For much of 2018, the idea of “overseas turmoil” lived up to its name. At least in economic terms. Market-wise, there was a lot domestically to draw anyone’s honest attention. Warnings were everywhere by the end of the year. And that was what has been at issue. Some said Europe and China are on their own, the US is cocooned in a tax cut-fueled boom. Decoupling, only now the other way around.
The Bureau of Economic Analysis (BEA) is still catching up after the federal government shutdown. The agency has now revised its release schedule for the major economic accounts it is responsible for. Rather than the usual three stabs at GDP, there will now be just two. On February 28, the numbers for Q4 will be published with only a partial update included; meaning, it will incorporate more data than the typical preliminary figure but not as much survey information as the usual second estimate.
A final GDP number for the fourth quarter will be released as scheduled on March 28.
The other big one is Personal Spending and Income. On March 1, the BEA will deliver two months instead of a single; reporting on December as well as January as scheduled. The data is already three months old, stuck on November.
Prior income trends had suggested slowing income gains, not accelerating as a LABOR SHORTAGE!!! would have it. With the Census Bureau on Friday finally putting out shocking retail sales numbers for Christmas, there is some added urgency to get the income picture behind them.
Elsewhere, the Federal Reserve wasn’t subject to funding issues due to the shutdown; with trillions now in “earning assets” on its balance sheet, the Fed can cover any significant costs all on its own (including, obviously, substantial monetary research; the issue isn’t money, which might have been true when M3 was shut down, rather it is willingness). Among the data series it collects is Industrial Production.
And that’s right where this potential looming global downturn has shown up. Particularly Europe, the state of the worldwide goods economy does not look good at the moment.
Lost in Friday’s flurry over Census’ retail sales report for December 2018, the Fed’s IP figures released on the same day were quite downbeat for the month of January 2019. Seasonally-adjusted, overall IP fell 0.6% from the prior month, after registering very little gain in December from November. The pace of industrial activity has clearly slowed for a total now of nine months.
The further loss of momentum proposed by December and now January’s estimates are in keeping with the direction observed across the rest of the world. It is too early to put the US situation into the same pre-recessionary condition as, say, Germany, but even this more rounded trajectory suggests lagging along the same way. Consistent with market unease.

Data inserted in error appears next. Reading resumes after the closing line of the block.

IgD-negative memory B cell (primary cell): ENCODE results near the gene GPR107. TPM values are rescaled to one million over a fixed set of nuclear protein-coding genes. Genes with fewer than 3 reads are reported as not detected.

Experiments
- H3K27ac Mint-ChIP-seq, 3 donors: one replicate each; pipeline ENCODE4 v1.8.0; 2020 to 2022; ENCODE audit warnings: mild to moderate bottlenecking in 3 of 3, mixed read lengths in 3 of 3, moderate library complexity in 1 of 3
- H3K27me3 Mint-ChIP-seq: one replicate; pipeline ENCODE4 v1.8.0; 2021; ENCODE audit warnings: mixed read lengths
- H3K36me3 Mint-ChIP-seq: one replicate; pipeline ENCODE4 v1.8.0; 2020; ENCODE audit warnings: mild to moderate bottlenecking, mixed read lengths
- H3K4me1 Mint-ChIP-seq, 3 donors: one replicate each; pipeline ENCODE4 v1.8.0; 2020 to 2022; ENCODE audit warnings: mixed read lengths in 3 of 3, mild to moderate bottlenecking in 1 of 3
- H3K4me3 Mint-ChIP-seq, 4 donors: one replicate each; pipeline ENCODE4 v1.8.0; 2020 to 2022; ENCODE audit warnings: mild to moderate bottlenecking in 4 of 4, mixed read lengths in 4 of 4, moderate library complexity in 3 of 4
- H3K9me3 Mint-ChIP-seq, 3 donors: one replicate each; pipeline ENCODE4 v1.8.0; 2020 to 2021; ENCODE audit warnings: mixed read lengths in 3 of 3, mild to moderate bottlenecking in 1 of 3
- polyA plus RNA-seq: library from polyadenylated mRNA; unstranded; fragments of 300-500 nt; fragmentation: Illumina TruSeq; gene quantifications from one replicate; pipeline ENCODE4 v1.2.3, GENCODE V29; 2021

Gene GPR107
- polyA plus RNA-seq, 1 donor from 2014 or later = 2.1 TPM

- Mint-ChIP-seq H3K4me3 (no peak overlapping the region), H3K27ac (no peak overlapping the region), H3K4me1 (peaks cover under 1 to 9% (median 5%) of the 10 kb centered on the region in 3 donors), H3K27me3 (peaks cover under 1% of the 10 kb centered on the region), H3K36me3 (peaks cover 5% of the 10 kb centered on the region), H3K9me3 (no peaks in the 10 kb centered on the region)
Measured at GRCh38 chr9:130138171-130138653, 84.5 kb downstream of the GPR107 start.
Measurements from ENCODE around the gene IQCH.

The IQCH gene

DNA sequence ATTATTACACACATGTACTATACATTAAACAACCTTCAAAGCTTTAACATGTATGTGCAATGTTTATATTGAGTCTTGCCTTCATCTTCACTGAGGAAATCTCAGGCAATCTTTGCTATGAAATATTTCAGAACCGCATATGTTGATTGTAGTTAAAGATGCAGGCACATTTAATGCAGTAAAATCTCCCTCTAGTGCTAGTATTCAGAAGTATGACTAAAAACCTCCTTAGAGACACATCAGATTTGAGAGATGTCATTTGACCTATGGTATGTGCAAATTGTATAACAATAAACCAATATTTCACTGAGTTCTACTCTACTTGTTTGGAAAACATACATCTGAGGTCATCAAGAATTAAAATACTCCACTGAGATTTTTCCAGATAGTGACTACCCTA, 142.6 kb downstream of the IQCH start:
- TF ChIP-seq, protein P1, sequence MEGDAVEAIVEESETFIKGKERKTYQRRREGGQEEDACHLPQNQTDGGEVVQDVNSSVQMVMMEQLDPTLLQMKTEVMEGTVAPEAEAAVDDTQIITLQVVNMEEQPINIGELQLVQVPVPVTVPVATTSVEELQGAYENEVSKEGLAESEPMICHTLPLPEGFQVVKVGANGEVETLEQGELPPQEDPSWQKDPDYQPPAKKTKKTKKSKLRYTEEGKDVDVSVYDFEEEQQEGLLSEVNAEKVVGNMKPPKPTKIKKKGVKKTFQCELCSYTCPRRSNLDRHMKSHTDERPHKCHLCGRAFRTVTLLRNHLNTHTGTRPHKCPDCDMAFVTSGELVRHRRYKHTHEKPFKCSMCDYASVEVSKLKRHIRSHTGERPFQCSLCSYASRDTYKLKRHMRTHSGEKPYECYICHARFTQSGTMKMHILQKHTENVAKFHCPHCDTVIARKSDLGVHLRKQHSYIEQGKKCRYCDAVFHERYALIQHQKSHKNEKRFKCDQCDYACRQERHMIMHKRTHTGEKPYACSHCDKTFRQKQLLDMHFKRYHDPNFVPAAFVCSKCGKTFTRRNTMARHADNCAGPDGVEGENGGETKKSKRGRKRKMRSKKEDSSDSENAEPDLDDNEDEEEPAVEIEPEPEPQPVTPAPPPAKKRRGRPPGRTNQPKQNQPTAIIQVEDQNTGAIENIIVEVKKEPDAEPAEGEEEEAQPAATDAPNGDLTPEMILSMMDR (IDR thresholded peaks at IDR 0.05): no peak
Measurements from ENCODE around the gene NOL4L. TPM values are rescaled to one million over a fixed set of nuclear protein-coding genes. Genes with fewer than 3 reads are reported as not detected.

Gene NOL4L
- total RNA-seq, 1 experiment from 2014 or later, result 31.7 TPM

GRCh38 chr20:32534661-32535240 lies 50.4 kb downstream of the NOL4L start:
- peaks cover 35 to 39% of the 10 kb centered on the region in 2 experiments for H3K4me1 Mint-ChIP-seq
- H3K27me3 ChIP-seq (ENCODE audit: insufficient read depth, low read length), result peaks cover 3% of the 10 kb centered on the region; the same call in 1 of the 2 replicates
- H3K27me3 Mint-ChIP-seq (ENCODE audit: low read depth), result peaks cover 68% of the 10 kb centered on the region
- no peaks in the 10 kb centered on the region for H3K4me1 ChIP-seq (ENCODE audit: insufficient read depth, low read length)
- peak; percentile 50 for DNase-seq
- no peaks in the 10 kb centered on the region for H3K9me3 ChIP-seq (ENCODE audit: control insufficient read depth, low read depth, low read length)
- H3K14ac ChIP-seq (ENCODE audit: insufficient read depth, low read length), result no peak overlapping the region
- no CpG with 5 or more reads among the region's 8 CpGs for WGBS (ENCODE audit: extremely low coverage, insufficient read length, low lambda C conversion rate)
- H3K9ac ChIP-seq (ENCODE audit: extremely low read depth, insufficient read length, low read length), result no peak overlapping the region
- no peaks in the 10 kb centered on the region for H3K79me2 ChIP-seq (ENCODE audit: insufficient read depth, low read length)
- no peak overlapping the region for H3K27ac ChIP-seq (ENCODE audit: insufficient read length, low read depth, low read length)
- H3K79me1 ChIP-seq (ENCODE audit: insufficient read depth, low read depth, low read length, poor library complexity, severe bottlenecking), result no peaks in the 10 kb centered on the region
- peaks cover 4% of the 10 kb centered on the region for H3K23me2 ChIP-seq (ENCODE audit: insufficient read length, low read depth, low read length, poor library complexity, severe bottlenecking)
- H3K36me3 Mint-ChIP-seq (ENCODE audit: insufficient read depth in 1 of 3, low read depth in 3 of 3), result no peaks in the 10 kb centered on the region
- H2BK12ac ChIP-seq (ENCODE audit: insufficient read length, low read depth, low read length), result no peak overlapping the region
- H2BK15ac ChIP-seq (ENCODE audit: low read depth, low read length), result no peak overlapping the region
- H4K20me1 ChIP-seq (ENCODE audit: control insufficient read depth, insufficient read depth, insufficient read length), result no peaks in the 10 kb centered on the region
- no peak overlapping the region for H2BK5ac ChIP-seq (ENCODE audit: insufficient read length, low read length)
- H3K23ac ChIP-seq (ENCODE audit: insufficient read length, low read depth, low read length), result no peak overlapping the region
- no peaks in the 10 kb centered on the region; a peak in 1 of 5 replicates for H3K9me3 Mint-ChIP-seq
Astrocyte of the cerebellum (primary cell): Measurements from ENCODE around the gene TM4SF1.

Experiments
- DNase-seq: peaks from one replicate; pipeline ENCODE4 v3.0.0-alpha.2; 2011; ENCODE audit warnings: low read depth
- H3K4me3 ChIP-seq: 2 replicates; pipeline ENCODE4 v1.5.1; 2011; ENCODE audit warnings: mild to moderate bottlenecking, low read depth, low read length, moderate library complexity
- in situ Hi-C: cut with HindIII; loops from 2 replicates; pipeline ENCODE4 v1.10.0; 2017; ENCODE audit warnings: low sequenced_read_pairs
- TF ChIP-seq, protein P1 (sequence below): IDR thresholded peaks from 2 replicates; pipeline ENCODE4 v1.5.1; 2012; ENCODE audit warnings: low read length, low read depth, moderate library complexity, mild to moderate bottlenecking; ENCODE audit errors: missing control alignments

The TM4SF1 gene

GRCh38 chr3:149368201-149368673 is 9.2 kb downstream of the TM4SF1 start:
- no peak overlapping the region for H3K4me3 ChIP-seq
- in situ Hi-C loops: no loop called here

To that end, it is the manufacturing sector which is leading the potential reverse; exactly what you would expect in this type of situation. According to the Fed’s updated assessment, US manufacturing overall is flat going back to August. That is the same timeframe in which markets began in unison to turn more ominous.
Finding itself once more at the bottom of this segment was the automobile industry. Motor Vehicle Assemblies (MVA), the Fed’s IP proxy for domestic vehicle production, collapsed in January after a somewhat surprising rebound in December.
At just 10.6 million (SAAR), that’s the lowest output for the auto industry since last July. Only, July is typically a weak month when factories are retooled for the model year changeover. MVA’s have become much more volatile on a monthly basis, suggesting perhaps carmakers are having trouble setting the right level of production.
This is understandable to a certain extent, given how such mainstream forecasting begins with the Federal Reserve’s models foreseeing an overheating/booming US economy and spreads out through mainstream Economists. The Census Bureau didn’t report bad retail sales for the car business, but automakers do pay attention to consumers in other ways.
It wasn’t just markets that were uneasy over the final months of last year.
If consumer spending really was unusually weak in December, as those other numbers suggest, then a downbeat reaction to them in January would make a lot of sense. I doubt producers have been preparing for a material economic slowdown; any buildup of unwanted inventory after a weak Christmas would have been at least a temporary warning warranting production adjustments in more than autos.
As more data begins to surface about the US economy, is it going to play in the same direction as the rest of the world? That’s the crucial issue right now. So far it has. Is the US economy being subjected to the same negative forces that are much clearer already in other key places? The American economy certainly isn’t leading this downturn, but being toward the end of the line rather than right out in front with Germany and China would only mean a difference in timing.